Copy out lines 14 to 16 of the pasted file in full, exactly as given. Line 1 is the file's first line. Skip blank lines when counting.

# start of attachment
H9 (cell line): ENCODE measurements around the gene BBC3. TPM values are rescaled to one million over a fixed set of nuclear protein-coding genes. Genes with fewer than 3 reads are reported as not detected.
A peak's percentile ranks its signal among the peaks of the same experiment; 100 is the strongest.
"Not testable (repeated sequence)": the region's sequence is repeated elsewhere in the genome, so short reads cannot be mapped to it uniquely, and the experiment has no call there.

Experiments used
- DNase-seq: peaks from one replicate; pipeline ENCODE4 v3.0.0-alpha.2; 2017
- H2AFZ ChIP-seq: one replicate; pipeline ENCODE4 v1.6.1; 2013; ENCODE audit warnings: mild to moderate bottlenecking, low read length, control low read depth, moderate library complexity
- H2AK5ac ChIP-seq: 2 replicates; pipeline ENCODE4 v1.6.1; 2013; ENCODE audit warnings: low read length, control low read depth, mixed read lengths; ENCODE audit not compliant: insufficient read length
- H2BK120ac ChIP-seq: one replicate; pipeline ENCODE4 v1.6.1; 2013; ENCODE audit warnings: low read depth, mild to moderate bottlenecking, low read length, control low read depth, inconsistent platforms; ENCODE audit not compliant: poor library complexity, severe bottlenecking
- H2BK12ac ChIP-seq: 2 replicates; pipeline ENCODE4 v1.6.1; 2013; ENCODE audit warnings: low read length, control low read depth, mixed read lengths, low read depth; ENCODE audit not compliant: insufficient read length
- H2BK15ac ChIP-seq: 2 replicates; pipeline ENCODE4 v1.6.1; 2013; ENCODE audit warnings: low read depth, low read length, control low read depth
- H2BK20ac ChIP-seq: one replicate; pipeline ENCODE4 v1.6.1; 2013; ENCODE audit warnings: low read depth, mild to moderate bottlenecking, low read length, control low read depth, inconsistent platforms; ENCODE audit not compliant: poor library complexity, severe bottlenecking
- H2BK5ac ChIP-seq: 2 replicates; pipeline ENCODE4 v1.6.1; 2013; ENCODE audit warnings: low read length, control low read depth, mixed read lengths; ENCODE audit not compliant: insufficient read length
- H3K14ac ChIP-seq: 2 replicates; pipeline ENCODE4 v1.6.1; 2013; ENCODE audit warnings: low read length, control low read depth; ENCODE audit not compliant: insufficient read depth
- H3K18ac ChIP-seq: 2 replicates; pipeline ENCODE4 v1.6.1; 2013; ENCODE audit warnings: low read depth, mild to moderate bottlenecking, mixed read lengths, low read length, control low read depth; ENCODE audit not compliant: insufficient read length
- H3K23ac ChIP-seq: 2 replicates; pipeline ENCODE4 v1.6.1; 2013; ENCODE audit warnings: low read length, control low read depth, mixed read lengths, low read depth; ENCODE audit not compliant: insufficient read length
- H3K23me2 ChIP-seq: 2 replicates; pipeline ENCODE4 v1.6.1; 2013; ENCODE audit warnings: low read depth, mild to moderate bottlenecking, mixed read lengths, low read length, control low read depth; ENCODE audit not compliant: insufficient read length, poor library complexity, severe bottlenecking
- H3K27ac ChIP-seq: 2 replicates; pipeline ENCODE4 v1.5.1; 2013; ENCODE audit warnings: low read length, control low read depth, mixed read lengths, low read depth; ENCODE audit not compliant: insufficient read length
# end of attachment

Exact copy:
- H3K18ac ChIP-seq: 2 replicates; pipeline ENCODE4 v1.6.1; 2013; ENCODE audit warnings: low read depth, mild to moderate bottlenecking, mixed read lengths, low read length, control low read depth; ENCODE audit not compliant: insufficient read length
- H3K23ac ChIP-seq: 2 replicates; pipeline ENCODE4 v1.6.1; 2013; ENCODE audit warnings: low read length, control low read depth, mixed read lengths, low read depth; ENCODE audit not compliant: insufficient read length
- H3K23me2 ChIP-seq: 2 replicates; pipeline ENCODE4 v1.6.1; 2013; ENCODE audit warnings: low read depth, mild to moderate bottlenecking, mixed read lengths, low read length, control low read depth; ENCODE audit not compliant: insufficient read length, poor library complexity, severe bottlenecking